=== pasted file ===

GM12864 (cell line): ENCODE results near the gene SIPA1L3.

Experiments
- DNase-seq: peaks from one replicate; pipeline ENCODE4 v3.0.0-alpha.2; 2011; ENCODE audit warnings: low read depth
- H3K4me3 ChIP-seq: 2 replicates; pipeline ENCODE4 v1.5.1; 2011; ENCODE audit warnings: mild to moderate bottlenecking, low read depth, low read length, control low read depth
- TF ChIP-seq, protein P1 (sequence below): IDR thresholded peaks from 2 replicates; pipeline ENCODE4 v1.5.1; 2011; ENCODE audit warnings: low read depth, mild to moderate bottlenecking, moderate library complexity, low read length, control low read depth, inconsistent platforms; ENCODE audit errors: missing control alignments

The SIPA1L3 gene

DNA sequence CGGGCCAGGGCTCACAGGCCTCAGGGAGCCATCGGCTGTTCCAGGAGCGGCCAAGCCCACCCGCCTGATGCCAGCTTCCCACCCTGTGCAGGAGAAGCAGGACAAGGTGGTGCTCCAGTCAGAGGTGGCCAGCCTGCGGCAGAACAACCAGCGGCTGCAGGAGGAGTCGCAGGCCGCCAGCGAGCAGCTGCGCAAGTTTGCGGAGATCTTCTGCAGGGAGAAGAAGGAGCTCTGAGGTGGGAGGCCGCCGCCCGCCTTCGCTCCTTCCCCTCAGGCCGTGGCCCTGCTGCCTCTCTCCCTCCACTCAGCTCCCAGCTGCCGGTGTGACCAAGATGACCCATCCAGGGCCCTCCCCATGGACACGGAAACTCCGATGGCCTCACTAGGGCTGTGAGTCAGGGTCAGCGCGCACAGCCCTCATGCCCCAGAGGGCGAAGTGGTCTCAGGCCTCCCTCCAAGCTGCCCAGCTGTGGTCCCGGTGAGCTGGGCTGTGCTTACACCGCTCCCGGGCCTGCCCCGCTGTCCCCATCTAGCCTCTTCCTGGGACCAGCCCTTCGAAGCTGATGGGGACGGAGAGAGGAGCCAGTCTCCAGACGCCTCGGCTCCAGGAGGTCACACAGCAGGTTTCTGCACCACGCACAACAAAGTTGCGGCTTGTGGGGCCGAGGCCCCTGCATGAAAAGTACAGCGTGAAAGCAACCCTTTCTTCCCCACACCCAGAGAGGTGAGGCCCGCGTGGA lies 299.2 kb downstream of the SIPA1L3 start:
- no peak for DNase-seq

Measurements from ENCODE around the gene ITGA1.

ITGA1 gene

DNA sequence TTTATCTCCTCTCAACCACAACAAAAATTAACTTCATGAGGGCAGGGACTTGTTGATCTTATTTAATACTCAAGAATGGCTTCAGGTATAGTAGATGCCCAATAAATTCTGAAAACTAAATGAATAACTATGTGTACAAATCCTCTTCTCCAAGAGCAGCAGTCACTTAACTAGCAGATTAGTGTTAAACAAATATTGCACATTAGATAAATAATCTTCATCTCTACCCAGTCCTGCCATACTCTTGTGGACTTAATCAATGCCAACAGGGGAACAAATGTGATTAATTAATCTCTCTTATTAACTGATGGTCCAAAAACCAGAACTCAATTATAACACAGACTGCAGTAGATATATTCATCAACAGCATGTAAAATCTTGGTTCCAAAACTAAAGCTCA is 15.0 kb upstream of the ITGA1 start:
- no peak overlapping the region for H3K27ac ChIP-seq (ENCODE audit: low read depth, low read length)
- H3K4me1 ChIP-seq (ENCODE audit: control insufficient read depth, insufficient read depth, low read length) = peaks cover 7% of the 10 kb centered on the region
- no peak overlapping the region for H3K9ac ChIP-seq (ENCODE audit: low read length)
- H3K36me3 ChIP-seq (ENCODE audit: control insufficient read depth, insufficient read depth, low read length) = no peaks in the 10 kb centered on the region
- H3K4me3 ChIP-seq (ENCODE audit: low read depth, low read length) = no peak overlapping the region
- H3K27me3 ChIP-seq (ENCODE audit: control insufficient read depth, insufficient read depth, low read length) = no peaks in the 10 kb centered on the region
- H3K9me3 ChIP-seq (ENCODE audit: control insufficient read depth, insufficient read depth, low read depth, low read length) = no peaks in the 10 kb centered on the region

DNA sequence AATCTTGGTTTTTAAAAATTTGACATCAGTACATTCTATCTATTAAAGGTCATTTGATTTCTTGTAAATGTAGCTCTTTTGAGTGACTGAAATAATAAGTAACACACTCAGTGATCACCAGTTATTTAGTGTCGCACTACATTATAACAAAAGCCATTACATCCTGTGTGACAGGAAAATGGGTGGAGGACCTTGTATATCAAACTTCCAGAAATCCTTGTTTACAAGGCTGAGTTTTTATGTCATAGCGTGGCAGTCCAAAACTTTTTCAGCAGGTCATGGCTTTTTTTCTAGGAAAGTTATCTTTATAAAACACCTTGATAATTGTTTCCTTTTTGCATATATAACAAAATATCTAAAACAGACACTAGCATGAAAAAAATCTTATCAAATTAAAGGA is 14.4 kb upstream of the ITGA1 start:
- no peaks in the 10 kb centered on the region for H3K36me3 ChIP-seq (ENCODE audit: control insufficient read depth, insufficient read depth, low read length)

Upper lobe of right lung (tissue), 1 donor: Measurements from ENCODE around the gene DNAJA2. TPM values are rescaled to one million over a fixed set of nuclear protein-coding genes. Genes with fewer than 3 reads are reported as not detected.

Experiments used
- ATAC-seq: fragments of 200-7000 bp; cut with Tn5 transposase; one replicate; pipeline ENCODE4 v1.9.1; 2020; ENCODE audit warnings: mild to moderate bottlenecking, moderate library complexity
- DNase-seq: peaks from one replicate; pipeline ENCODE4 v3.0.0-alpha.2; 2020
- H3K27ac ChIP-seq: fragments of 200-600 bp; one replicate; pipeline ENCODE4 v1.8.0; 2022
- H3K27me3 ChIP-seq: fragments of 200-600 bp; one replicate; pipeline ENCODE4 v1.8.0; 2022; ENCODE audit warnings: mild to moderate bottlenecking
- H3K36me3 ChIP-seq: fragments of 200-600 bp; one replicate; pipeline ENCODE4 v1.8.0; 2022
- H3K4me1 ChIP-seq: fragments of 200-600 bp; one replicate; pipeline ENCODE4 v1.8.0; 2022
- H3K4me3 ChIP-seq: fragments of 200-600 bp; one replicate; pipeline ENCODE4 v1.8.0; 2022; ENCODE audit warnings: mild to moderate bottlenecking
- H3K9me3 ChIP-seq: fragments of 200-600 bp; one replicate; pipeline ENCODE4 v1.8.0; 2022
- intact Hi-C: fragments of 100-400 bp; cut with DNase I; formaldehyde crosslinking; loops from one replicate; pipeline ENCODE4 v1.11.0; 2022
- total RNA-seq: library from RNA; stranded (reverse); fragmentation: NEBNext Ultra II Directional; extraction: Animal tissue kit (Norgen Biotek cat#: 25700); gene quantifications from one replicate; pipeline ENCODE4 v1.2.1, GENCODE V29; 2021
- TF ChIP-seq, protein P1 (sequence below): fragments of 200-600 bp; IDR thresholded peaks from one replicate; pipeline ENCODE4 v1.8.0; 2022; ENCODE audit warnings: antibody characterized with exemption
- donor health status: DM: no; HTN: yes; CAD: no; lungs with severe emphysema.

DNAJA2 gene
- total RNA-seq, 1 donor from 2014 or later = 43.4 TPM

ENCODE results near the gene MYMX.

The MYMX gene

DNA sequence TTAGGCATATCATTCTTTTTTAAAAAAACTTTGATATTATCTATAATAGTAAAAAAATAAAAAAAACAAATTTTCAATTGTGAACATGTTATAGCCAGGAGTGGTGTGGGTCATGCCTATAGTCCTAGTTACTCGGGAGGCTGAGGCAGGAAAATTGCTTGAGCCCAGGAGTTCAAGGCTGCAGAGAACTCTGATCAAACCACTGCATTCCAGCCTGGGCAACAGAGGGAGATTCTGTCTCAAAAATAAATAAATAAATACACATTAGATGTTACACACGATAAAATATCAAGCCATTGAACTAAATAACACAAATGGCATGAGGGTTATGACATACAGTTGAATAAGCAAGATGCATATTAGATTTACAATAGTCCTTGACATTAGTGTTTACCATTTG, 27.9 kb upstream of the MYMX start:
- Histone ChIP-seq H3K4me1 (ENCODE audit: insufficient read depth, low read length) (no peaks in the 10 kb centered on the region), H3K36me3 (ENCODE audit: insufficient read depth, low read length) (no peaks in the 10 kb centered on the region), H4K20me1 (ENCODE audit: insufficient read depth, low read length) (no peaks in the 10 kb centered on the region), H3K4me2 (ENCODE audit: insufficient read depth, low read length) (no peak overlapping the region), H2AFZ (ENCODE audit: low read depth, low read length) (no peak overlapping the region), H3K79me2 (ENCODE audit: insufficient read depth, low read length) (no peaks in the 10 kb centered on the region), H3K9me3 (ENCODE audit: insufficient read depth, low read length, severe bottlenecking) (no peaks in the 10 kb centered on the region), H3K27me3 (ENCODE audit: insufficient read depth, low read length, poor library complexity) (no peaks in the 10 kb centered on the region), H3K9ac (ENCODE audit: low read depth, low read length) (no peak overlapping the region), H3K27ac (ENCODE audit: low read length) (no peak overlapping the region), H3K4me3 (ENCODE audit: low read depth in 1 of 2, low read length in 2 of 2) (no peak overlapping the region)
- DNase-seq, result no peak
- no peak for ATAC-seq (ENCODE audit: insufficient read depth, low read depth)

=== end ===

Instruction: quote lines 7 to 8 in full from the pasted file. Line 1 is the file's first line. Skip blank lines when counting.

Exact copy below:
DNA sequence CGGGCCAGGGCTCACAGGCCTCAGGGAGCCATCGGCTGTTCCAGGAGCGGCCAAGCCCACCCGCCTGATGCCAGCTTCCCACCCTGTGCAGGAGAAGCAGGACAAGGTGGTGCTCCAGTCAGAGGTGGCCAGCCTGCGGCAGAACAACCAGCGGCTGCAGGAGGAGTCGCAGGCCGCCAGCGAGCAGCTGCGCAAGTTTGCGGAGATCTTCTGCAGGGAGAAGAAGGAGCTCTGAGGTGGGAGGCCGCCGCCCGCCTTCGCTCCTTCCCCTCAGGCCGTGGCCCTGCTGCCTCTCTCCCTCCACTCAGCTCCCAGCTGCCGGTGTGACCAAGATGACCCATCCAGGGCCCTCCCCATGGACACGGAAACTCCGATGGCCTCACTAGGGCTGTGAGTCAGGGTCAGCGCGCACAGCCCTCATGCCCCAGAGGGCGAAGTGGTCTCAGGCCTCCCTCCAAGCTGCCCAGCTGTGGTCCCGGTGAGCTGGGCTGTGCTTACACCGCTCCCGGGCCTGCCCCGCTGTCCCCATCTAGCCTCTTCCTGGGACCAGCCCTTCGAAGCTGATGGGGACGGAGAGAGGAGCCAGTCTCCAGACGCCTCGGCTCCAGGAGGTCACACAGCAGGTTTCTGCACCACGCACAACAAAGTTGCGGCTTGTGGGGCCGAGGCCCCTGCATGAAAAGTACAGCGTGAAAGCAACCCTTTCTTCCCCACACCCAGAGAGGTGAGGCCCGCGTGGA lies 299.2 kb downstream of the SIPA1L3 start:
- no peak for DNase-seq